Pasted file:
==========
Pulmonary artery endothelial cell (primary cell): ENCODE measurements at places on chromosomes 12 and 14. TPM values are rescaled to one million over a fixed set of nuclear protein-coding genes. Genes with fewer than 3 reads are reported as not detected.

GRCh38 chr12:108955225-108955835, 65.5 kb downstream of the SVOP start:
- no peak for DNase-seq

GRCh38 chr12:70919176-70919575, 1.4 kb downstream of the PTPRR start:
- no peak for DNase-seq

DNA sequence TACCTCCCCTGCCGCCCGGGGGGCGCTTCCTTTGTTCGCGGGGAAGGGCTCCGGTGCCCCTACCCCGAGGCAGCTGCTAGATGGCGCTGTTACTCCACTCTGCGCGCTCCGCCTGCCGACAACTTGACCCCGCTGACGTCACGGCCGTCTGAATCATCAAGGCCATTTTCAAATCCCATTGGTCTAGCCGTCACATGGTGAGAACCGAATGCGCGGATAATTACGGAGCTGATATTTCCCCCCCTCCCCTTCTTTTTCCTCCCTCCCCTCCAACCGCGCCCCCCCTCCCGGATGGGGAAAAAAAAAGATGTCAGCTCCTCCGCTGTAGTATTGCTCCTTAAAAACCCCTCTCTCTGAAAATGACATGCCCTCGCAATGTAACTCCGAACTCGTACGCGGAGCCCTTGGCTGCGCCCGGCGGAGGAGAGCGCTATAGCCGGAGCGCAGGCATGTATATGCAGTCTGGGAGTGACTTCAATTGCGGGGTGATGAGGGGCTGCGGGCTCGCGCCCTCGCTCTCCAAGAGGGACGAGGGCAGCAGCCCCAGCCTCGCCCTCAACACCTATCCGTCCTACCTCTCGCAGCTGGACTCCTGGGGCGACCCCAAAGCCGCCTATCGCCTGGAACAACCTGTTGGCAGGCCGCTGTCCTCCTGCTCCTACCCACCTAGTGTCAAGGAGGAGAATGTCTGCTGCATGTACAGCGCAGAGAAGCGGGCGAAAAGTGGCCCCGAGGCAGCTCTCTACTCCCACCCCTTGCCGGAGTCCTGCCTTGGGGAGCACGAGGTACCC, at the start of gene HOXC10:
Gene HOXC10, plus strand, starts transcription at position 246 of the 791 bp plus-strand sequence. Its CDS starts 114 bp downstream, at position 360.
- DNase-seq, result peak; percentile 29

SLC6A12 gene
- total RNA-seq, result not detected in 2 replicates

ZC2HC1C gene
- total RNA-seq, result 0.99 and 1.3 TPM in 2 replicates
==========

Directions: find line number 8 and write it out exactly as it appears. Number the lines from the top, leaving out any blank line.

- DNase-seq, result peak; percentile 29